LOUA’s Earth Day event is just around the corner. Time to get out there and get rid of some invasives!

Saturday, April 25, 2015
9-11am and 1-3pm

Click here to volunteer. Once you open the page, you’ll volunteer by clicking on the date in the box.

BioBlitz 2015

Once again, we are going to survey all the birds, plants, insects, and wildlife in Glen Echo Ravine. This is a great way to learn about what’s living in Glen Echo as well as a way for LOUA to see how our efforts to clean the ravine of invasive plants are making Glen Echo a haven for native species.

Saturday, May 16, 2015
8 a.m. to 8 p.m.
Glen Echo Ravine

Mike Graziano is working on the schedule, which I’ll post as soon as it’s finished. We’ll have the same sort of line up as last year: bird walks, plants walks, and other wildlife.

Spring Comes to the Earth (Day)


LOUA has the place, date and time set for Earth Day at Glen Echo West: Saturday, April 25, 2015, 9-11am and 1-3pm. Click here to volunteer. Once you open the page, you’ll volunteer by clicking on the date in the box.

Finally, Spring is here…sort of. We’ve seen a few signs of plant life in our yard: the snow trillium have bloomed as well as the poor hellebores, which looked as if someone had poured hot water on them. We were concerned about one that came from Pete’s Aunt Rose, but it is coming back. We didn’t want to lose that one, as it came from her yard after she died. It has come full circle, because we bought the plant in Columbus, took it to Connecticut, then brought it back to Ohio.

Also, the big news in Glen Echo was a sighting of an American Woodcock. Pete says they are not typically found in urban areas, and this sighting, according to John Finn (of the Glen Echo Bird Club), is the first time this bird has been sighted in Glen Echo Ravine. Of course, it was our own Mike Graziano who saw the bird.

American Woodcock

Wintry Weather

Well, it’s been a long time, I know. I hope everyone is staying warm in this cold, snowy and blowy weather. I don’t recall ever letting my faucet drip so often!

The reason for the delay in my posts was due to my laptop power cord fraying and spraying sparks everywhere. The computer is so old that I couldn’t just go to the computer store to buy a replacement. So my friend at work told me to find one on eBay. That was fun, as most were very inexpensive but had to be shipped from China. The cost of shipping was twice the cost of the power cord! I finally found one online and ordered it. Apparently, my poor power cord had a hard time getting from Texas to Ohio, thinking that the most logical way would be via Michigan. So what should have arrived in five days took nearly two weeks. Then, our modem went out. One store said I couldn’t buy a replacement, that everything had to be done online. That wouldn’t do at all. Then another store said they had a modem that I could buy, which I promptly did. I got that all up and running, only to find that it wasn’t working correctly (incidentally, it was operator error that made it not work…) I’ve finally got everything fixed, but I’m sorry for the long delay!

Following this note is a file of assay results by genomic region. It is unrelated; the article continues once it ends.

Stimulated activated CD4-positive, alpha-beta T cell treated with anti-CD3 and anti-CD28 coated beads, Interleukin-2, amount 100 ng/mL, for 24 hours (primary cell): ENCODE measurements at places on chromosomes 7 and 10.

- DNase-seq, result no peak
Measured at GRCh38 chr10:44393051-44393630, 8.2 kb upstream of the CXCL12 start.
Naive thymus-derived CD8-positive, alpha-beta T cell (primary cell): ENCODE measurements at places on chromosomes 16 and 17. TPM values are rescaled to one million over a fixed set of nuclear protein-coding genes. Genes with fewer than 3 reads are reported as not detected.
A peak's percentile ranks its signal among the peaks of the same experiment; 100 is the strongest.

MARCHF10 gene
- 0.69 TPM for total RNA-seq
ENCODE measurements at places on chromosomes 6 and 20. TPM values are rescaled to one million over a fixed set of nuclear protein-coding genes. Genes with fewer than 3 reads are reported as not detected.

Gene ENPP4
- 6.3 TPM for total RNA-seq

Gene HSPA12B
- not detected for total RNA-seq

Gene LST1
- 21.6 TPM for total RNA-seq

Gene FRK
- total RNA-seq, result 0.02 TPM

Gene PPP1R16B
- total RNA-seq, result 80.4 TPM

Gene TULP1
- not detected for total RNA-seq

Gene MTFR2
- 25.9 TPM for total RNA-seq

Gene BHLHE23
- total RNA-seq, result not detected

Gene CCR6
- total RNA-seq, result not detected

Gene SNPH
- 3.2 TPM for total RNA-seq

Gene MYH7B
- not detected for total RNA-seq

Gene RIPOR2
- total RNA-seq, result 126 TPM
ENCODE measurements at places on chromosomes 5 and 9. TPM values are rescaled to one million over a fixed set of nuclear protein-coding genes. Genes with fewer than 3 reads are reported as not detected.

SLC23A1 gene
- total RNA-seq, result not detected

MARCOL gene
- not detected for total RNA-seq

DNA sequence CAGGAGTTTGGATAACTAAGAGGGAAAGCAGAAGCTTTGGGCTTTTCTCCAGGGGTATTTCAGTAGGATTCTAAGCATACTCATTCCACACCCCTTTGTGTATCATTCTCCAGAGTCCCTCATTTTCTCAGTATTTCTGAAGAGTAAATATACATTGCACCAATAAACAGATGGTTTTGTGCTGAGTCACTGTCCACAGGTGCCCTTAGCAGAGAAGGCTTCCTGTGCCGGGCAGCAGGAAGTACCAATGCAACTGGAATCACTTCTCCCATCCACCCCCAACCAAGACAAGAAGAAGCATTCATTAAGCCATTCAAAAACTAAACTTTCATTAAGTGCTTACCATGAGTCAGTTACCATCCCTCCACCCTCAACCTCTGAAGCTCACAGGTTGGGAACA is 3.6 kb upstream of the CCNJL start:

palm oil plantationOne of the things I read in the latest issue of Sierra was how palm oil is wiping out millions of acres of the rain forest. Palm oil is in half of all packaged products including processed foods, cleaners, and lipstick. According to the article, “the average U.S. consumer uses about eight pounds of palm oil each year.” It has several other names: vegetable oil, palmate, cocoa butter equivalent, sodium lauryl sulfate, and glyceryl stearate. What happens is that farmers take down the natives trees and vegitation to plant palm oil plantations. Losing those forests, in turn, threatens many species such as tigers, leopards and orangutangs. Also, indigenous peopleare pushed off of their land and have to deal with pesticides in their water supply.

So check those labels for palm oil before you buy.

Until next time!

You might have heard…

That The Ohio State University’s football team won the national championship this year. (Pete and I finally watched both games, courtesy of YouTube. We don’t have cable, so we ended up listening to the Sugar Bowl and the championship games on the radio. The Alabama game, we both agreed, was the more exciting. But I must admit that watching a game you know the outcome, with all the commercials edited, was pretty sweet!)

So what does this have to do with trees and the Arboretum?

Well, Ohio State’s Chadwick Arboretum Tree Planting team took home a win of its own in Arlington, TX. Horticulturists from Ohio State, Oregon, Florida State, and Alabama competed to see which team could plant the most trees, with the Ohio State team winning first place. The tree planting, which took place at a new park, was part of The Playoff Green program, a group of sustainability projects developed around the college football playoffs. The program is meant to help offset the environmental impact in Arlington of hosting the college football championship.

Apparently, before they left for Texas, the Ohio State team was featured planting a tree in under 60 seconds on Channel 10. (I searched for a video to embed with no luck…)

IMG_3221Here is a photo of the tree planting team. From the left: Mike Boren (father of the 3 Boren Brothers who all play/played on the OSU football team); Christine Voise (Chadwick Arboretum GIS and Accessions Specialist); Mitch Gatewood (OSU Alumni from DFW area); Mike Pfeiffer (Chadwick Arboretum Horticulturist); Ray Kreutzfeld (OSU Alumni from DFW area); Christy Dudgeon (OSU Alumni and VP of Grass Groomers); Steve Schneider (OSU Landscape Planner and ISA Certified Arborist); and our own Dan Struve (Emeritus Professor of Horticulture and Chadwick Arboretum Volunteer).

IMG_3223All I can say is, we could sure use a team like that for LOUA when we are planting trees!

Congratulations on both Ohio State wins!

Until next time!